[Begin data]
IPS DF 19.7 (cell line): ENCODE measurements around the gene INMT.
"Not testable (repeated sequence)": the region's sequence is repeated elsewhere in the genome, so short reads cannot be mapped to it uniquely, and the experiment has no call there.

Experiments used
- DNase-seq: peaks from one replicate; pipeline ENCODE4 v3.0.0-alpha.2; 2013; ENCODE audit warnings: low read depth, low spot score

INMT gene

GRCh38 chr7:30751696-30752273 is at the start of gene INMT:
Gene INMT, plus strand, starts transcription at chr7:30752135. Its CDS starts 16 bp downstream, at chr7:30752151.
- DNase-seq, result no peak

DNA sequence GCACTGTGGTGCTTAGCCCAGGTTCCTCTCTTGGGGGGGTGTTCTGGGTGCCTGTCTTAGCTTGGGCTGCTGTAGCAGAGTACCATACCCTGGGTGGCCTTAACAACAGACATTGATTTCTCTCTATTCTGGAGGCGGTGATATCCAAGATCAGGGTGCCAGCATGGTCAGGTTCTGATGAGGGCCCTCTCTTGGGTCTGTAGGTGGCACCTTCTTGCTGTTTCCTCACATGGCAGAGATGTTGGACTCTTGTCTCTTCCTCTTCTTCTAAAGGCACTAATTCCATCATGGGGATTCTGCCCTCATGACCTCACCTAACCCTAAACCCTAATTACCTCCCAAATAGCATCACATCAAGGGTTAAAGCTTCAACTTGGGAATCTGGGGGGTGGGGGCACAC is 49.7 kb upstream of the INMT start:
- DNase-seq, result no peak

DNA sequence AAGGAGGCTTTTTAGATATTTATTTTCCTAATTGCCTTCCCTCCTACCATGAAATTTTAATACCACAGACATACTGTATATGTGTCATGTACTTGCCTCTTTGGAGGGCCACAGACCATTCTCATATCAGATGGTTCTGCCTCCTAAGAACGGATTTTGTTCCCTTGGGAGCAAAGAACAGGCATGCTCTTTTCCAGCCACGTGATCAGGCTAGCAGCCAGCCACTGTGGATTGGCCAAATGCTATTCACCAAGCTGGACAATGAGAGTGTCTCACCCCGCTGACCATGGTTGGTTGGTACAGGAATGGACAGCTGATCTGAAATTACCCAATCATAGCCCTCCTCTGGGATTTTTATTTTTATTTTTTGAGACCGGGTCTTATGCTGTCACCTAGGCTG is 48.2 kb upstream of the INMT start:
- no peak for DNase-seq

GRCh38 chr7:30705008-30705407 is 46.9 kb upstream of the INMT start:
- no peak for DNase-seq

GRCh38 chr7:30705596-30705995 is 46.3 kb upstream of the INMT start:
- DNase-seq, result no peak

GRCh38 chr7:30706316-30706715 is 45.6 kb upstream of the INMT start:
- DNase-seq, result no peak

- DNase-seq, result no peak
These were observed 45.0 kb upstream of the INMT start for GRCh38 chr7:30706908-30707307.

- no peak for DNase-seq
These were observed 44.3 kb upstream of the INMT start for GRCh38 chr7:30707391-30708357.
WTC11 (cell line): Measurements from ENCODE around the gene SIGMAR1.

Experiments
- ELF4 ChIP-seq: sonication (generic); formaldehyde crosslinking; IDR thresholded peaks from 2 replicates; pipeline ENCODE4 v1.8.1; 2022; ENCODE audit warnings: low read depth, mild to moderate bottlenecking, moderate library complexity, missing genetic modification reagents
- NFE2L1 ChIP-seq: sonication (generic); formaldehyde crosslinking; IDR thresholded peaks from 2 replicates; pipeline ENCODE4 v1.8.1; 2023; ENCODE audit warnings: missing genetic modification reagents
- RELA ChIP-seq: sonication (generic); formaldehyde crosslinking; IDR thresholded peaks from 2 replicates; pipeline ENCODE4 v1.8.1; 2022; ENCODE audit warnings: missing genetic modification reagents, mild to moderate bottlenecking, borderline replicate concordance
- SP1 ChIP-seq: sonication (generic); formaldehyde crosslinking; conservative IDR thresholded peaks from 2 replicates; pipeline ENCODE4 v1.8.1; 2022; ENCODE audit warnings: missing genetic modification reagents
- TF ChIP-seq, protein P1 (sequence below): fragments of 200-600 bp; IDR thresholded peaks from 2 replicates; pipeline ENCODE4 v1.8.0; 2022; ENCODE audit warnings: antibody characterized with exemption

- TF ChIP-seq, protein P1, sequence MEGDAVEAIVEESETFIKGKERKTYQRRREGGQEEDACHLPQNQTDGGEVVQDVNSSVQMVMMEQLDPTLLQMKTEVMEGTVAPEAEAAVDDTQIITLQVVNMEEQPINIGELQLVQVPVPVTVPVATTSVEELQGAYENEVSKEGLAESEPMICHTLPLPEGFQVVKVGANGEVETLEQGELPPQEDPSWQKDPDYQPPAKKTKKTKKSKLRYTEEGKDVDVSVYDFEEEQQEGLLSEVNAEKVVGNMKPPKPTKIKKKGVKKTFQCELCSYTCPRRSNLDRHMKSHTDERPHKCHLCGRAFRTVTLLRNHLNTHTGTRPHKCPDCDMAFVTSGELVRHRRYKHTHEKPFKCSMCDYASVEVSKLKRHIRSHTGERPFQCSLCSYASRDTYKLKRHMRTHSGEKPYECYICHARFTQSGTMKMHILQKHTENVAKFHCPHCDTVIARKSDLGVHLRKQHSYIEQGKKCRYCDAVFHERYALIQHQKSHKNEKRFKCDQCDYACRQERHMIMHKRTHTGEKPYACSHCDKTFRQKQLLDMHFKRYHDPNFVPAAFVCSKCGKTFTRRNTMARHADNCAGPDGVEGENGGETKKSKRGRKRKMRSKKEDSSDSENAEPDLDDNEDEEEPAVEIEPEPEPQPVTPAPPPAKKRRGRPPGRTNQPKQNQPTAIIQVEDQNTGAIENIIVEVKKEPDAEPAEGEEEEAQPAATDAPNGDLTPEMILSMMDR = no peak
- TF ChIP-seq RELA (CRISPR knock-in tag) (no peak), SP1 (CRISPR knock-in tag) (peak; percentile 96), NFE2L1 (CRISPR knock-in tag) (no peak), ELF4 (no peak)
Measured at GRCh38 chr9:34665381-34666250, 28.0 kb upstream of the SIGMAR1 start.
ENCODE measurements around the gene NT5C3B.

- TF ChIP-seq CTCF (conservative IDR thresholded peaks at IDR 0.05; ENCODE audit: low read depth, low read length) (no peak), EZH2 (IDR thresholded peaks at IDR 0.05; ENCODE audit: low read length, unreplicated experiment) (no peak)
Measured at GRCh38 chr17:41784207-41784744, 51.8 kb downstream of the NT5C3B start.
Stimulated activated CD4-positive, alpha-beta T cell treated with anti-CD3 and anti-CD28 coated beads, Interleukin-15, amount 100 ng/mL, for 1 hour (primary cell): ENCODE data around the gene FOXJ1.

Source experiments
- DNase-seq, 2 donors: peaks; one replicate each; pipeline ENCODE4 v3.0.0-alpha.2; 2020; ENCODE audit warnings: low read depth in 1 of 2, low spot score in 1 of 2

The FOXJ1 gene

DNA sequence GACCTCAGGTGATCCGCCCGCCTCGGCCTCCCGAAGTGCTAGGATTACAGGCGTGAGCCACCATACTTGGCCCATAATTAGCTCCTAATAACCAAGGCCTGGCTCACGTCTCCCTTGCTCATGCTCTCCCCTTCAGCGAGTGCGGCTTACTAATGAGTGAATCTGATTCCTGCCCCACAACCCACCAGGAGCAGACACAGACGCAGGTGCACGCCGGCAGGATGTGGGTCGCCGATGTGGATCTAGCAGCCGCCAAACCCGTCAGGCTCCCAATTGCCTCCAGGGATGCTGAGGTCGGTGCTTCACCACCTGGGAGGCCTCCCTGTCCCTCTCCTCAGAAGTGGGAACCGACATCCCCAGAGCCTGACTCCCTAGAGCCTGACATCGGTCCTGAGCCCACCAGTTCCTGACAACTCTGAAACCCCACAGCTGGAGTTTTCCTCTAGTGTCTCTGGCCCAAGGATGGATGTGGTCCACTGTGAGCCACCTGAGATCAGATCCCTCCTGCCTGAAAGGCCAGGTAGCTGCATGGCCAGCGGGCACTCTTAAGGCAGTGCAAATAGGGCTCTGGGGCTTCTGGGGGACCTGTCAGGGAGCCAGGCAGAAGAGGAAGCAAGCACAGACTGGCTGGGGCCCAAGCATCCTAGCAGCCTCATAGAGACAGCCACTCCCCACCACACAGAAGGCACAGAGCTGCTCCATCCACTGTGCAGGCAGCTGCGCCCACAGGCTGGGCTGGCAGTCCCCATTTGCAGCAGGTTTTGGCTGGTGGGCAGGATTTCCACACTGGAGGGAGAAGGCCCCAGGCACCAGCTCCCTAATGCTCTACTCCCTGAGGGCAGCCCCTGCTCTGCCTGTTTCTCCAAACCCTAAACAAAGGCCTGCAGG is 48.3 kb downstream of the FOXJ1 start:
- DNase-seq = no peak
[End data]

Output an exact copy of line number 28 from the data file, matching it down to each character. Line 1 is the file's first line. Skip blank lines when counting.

- SP1 ChIP-seq: sonication (generic); formaldehyde crosslinking; conservative IDR thresholded peaks from 2 replicates; pipeline ENCODE4 v1.8.1; 2022; ENCODE audit warnings: missing genetic modification reagents